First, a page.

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Prevalence of Dental Anomalies in Children With Cancer Differs Based on Treatment Received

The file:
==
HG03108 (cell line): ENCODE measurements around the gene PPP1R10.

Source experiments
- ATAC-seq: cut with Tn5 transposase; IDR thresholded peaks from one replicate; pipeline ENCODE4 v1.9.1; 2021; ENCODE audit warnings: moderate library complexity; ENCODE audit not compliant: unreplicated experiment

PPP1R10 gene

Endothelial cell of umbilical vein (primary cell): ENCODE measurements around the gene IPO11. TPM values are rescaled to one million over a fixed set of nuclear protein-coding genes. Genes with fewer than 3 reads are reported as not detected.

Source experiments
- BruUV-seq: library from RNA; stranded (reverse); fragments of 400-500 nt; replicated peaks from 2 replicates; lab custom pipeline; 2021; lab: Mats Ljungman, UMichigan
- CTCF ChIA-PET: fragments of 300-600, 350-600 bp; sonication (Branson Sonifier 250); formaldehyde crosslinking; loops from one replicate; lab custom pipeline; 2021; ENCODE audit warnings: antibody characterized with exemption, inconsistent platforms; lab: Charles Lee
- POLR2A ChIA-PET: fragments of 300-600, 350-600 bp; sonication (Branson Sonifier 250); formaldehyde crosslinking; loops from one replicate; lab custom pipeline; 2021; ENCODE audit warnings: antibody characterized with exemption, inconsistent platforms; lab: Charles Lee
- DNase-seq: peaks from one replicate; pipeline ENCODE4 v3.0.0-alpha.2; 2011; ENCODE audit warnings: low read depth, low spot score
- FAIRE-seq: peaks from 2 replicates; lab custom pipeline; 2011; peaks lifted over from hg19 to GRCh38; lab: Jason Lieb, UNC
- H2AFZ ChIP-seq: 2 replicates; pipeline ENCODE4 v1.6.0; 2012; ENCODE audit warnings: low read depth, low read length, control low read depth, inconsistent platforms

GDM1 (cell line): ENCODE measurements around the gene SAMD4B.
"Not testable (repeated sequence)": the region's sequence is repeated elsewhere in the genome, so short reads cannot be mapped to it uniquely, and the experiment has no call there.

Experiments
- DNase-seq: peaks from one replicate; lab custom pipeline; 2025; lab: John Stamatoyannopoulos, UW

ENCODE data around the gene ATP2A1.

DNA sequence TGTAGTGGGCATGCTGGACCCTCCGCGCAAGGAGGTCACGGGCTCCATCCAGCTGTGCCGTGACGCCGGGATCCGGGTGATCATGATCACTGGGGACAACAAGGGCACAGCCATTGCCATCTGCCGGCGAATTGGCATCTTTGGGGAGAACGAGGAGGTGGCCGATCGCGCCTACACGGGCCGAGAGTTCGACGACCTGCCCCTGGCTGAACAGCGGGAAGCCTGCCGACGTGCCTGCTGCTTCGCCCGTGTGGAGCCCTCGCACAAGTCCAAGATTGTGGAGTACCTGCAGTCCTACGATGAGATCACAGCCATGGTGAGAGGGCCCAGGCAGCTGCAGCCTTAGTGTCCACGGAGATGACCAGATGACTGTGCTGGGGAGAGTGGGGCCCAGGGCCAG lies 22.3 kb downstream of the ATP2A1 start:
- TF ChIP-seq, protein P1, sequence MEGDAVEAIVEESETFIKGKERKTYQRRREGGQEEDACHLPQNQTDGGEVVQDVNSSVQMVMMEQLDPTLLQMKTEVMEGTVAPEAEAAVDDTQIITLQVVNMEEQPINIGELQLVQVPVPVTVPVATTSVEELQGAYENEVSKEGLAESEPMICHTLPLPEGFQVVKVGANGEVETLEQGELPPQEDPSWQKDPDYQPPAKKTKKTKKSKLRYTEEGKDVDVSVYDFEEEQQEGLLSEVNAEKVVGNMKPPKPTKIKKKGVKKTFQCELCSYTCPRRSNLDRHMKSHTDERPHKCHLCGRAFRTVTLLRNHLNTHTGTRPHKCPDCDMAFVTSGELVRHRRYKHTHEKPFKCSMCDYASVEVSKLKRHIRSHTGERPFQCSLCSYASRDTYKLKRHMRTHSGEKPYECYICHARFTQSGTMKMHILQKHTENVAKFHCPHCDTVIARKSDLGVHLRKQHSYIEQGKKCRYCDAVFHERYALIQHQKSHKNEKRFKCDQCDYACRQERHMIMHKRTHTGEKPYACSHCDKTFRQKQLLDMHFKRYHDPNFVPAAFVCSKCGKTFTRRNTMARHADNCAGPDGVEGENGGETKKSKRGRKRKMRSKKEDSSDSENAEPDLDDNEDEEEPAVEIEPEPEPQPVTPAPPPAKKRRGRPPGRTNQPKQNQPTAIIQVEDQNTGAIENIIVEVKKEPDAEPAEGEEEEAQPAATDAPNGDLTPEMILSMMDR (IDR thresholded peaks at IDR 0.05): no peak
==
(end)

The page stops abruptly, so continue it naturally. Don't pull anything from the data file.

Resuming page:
A new study in Nature demonstrates that the prevalence of dental anomalies among children who undergo cancer treatment differs based on the type of therapy received. Conducted at the Hebrew University-Hadassah School of Dental Medicine, authors looked at the impact of chemotherapy, radiation, or surgery in addition to disease type and patient age on the prevalence of dental anomalies. The data show that the combination of chemotherapy and radiation—especially in the head and neck region—led to the highest prevalence of dental anomalies in children treated for cancer. The dental anomalies appeared 1 year to 2 years after the conclusion of cancer treatment. Dental anomalies ranged from missing teeth to small teeth to inability to open the mouth to facial abnormalities. Click here to read more.

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